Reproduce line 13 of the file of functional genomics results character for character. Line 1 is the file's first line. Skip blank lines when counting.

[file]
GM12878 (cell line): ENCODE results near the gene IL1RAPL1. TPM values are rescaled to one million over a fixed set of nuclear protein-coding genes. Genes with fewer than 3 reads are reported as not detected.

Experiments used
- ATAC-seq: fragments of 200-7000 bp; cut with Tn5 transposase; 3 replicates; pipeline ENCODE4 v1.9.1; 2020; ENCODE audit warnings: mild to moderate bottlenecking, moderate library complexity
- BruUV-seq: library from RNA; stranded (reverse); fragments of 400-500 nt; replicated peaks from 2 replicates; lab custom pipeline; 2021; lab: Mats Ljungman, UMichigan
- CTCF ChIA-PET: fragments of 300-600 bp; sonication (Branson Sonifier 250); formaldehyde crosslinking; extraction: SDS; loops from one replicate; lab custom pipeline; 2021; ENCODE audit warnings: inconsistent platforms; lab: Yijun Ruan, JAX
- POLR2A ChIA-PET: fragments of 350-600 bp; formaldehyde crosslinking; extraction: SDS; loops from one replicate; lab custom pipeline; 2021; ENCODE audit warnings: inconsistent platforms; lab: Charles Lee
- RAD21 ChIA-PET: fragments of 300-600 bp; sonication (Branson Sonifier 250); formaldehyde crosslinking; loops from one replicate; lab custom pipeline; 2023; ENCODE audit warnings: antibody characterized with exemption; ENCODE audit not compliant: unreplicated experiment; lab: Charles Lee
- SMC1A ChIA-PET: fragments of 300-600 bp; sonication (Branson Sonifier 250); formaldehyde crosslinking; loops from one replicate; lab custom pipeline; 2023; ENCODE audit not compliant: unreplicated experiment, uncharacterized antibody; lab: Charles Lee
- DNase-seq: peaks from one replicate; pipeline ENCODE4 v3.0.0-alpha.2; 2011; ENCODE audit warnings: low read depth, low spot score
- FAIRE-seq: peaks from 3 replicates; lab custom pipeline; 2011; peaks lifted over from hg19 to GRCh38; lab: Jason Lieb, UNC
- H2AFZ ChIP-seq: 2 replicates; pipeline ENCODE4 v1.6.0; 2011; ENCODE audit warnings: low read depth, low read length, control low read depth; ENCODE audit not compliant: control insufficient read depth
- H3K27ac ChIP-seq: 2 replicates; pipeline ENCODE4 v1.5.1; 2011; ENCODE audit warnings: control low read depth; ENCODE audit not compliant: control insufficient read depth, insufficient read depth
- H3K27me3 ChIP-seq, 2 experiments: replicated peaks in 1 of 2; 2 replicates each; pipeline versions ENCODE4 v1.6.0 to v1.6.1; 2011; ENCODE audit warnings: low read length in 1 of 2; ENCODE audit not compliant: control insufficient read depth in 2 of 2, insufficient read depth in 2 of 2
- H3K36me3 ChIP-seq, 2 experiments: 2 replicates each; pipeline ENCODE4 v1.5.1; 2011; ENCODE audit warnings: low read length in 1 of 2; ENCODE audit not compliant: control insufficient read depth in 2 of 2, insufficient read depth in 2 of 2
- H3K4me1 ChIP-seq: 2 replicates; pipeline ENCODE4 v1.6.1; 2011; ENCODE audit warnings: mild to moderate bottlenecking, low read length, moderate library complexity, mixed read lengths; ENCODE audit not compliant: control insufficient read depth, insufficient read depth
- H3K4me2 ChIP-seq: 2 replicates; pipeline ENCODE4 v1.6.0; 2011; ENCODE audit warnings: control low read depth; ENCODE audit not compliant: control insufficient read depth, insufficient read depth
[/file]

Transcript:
- H3K27me3 ChIP-seq, 2 experiments: replicated peaks in 1 of 2; 2 replicates each; pipeline versions ENCODE4 v1.6.0 to v1.6.1; 2011; ENCODE audit warnings: low read length in 1 of 2; ENCODE audit not compliant: control insufficient read depth in 2 of 2, insufficient read depth in 2 of 2